TORONTO -- In the summer of 1861, a British event organizer rented out a music hall in Surrey, England with grand plans to throw a series of concerts. Unfortunately for him, before the first concert could take place, a fire ripped through the music hall and burned it to the ground.

While the blaze happened 159 years ago on the other side of the Atlantic, the legal implications are still present in Canada — particularly as the COVID-19 pandemic forces large events to be cancelled.

A judge determined that the contract between the event organizer and the owner of the burned-out music hall was to be excused because, without a usable venue, the contract could not be fulfilled.

The 19th-century case set the groundwork for what are known today as force majeure clauses. These clauses are often written into contracts to detail what sort of unexpected events, sometimes referred to as “acts of God,” could make it impossible for an agreement to be upheld. When successfully invoked, a force majeure clause can relieve a party from their contractual obligations or trigger a change within the contract.

These days, lawyers across Canada are closely analyzing force majeure clauses as physical distancing measures force hotels to cancel conferences, wedding venues to delay nuptials and many businesses find themselves unable to fulfil orders they promised.

In April, the Canadian Transportation Agency said exceptions within force majeure clauses may affect travellers' ability to receive refunds from airlines forced to cancel flights. In the NBA, a force majeure clause between players and the league means that players could lose one per cent of their salaries for each regular season game that isn’t played.

Miranda Lam, a Vancouver-based partner with law firm McCarthy Tetrault, said force majeure is a trendy topic nowadays, even if it may have only been covered “for 10 minutes” in her first year of law school.

She said it’s important to understand that these clauses aren’t a “get out of jail free card” for anyone with a contract.

“People think it’s something that they can just invoke. But if it’s not in the contract, it's not a right you have,” she explained in a phone interview with on Wednesday.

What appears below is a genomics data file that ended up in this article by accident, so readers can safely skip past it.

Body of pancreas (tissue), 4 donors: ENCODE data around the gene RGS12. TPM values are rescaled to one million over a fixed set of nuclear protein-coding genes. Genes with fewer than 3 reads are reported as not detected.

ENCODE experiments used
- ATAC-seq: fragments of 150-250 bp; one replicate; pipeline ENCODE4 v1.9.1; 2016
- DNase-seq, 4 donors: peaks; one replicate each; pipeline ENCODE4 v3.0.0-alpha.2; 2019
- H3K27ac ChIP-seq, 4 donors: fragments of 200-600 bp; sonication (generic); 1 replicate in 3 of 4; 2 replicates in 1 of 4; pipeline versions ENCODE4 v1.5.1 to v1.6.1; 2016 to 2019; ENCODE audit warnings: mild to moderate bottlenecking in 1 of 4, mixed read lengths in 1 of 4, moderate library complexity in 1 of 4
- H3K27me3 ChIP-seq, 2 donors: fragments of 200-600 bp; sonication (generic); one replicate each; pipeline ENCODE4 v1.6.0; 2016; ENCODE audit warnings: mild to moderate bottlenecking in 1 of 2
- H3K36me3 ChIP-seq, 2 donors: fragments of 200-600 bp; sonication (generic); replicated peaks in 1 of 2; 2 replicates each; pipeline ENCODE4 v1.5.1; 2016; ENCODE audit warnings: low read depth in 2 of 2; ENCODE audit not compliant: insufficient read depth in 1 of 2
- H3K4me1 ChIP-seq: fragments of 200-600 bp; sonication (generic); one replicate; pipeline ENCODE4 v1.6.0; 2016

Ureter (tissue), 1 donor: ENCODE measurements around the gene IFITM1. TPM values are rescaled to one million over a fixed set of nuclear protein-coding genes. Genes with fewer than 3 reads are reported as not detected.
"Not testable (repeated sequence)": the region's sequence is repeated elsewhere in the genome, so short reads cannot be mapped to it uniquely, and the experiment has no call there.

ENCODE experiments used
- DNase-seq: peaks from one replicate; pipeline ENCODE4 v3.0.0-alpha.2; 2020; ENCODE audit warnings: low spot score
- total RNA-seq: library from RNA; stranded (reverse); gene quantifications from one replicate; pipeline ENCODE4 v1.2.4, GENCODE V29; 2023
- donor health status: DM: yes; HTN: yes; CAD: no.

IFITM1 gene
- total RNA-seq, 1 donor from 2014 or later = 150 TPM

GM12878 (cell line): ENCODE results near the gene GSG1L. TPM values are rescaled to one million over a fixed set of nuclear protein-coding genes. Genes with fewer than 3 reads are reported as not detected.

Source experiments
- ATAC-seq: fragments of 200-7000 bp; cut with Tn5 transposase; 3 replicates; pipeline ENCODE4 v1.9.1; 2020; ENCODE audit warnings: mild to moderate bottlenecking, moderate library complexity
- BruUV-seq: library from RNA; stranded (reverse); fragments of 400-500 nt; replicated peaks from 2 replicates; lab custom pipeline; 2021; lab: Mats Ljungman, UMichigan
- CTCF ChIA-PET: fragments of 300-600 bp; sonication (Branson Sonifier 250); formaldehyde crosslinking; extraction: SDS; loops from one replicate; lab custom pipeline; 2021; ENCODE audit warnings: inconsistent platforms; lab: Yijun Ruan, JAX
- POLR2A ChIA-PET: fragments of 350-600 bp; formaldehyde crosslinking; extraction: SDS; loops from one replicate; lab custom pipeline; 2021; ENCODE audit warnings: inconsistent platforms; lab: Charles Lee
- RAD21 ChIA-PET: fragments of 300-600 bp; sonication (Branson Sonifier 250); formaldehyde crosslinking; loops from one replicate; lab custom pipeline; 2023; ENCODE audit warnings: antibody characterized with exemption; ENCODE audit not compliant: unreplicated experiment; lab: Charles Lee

Not all force majeure clauses are created equal. Contracts often list examples of what kinds of cataclysmic events might count as force majeure: fires, floods or war. But if “pandemic” isn’t listed, then it’s up to legal interpretation as to whether or not these current circumstances apply.

“It really does come down to the language,” Lam said.

In most contracts, she said, the language around force majeure is broad enough that the pandemic should be considered. But Lam said she’s seen a few rare examples of “very old” contracts with restrictive definitions in which COVID-19 may not apply.

“Maybe in light of current events, people will be revisiting how broadly those provisions are construed. But I don’t think because it’s not listed, you’re necessarily precluded. It really does come down to the agreement.”

Nikki Rudachyk, a Saskatoon-based partner at McKercher LLP, said it’s “pretty rare” to see pandemics listed as an example of a force majeure in Canada. But in the aftermath of COVID-19, she expects Canadian courts will begin to consider the issue more broadly.

"Over the next five to 10 years, we’re going to see a development of where force majeure clauses are going to go, and where it’s going to tie into pandemics. And then we’ll know exactly what to do next pandemic,” she said.

But it’s unlikely that Canadian courts will ever offer their own list of events that qualify for force majeure, Rudachyk said, because courts have no way of knowing what the next major disruptive global event could be.

“They have to leave flexibility for what we can’t even contemplate,” she said.

So far Rudachyk said she’s seen businesses acting “pretty reasonably” and avoiding legal battles over the finer wording of their contracts.

“I’m seeing most companies, hotels and banquet facilities giving refunds. I’ve seen negotiations where things will be extended for another year … they’re pushing the deposit into the future.”

Large events, such as music festivals or corporate events, are among the more common examples of where force majeure clauses may apply, Lam said. Offering a bit more flexibility on meeting contractual obligations is something she said she’s encouraging her clients to do.

“People are more interested in preserving their relationships with each other than they are in enforcing their strict legal rights. And believe it or not, even as a litigator, I encourage that,” she said. “That makes good sense, not just commercially, but at a human level.”

Lam pointed out that, even if a force majeuere clause is invoked, it doesn’t always mean that a contract automatically becomes null and void. In some cases, the terms of the contract may change. For example, a company that promised to fulfil a delivery by a certain date may be given an extension.

Even so, the longer the pandemic plays out, Lam said she expects to see more organizations and individuals take a closer look at what leverage their contracts may provide.

“Do I expect more people to pay attention and invoke force majeure? Yeah, I do think so. It’s a concept that few people really thought about before the pandemic.”